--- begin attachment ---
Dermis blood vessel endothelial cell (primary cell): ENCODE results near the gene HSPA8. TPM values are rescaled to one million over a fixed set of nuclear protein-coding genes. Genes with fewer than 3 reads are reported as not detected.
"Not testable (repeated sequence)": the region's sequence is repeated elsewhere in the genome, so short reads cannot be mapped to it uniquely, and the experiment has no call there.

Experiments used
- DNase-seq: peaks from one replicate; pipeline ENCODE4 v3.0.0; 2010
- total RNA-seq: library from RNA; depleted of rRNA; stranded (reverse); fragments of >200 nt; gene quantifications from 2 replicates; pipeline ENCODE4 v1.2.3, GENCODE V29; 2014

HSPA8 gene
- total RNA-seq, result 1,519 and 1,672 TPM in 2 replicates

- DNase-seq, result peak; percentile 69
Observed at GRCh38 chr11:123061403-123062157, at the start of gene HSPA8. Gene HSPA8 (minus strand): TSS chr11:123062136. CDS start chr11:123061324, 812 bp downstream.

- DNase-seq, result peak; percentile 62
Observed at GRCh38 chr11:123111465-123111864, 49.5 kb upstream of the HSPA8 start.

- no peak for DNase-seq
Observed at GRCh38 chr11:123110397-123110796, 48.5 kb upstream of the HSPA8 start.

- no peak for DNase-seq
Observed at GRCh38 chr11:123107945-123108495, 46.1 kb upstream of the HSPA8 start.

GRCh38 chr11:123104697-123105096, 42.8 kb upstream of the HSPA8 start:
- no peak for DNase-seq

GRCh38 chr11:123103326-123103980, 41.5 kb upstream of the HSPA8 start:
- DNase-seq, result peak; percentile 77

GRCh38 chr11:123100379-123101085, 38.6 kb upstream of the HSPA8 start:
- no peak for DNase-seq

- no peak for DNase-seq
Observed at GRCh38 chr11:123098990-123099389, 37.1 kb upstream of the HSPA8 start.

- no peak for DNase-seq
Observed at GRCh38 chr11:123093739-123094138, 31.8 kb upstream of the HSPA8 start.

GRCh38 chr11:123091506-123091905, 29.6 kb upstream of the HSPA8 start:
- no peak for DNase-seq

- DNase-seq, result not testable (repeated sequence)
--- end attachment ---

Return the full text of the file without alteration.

Dermis blood vessel endothelial cell (primary cell): ENCODE results near the gene HSPA8. TPM values are rescaled to one million over a fixed set of nuclear protein-coding genes. Genes with fewer than 3 reads are reported as not detected.
"Not testable (repeated sequence)": the region's sequence is repeated elsewhere in the genome, so short reads cannot be mapped to it uniquely, and the experiment has no call there.

Experiments used
- DNase-seq: peaks from one replicate; pipeline ENCODE4 v3.0.0; 2010
- total RNA-seq: library from RNA; depleted of rRNA; stranded (reverse); fragments of >200 nt; gene quantifications from 2 replicates; pipeline ENCODE4 v1.2.3, GENCODE V29; 2014

HSPA8 gene
- total RNA-seq, result 1,519 and 1,672 TPM in 2 replicates

- DNase-seq, result peak; percentile 69
Observed at GRCh38 chr11:123061403-123062157, at the start of gene HSPA8. Gene HSPA8 (minus strand): TSS chr11:123062136. CDS start chr11:123061324, 812 bp downstream.

- DNase-seq, result peak; percentile 62
Observed at GRCh38 chr11:123111465-123111864, 49.5 kb upstream of the HSPA8 start.

- no peak for DNase-seq
Observed at GRCh38 chr11:123110397-123110796, 48.5 kb upstream of the HSPA8 start.

- no peak for DNase-seq
Observed at GRCh38 chr11:123107945-123108495, 46.1 kb upstream of the HSPA8 start.

GRCh38 chr11:123104697-123105096, 42.8 kb upstream of the HSPA8 start:
- no peak for DNase-seq

GRCh38 chr11:123103326-123103980, 41.5 kb upstream of the HSPA8 start:
- DNase-seq, result peak; percentile 77

GRCh38 chr11:123100379-123101085, 38.6 kb upstream of the HSPA8 start:
- no peak for DNase-seq

- no peak for DNase-seq
Observed at GRCh38 chr11:123098990-123099389, 37.1 kb upstream of the HSPA8 start.

- no peak for DNase-seq
Observed at GRCh38 chr11:123093739-123094138, 31.8 kb upstream of the HSPA8 start.

GRCh38 chr11:123091506-123091905, 29.6 kb upstream of the HSPA8 start:
- no peak for DNase-seq

- DNase-seq, result not testable (repeated sequence)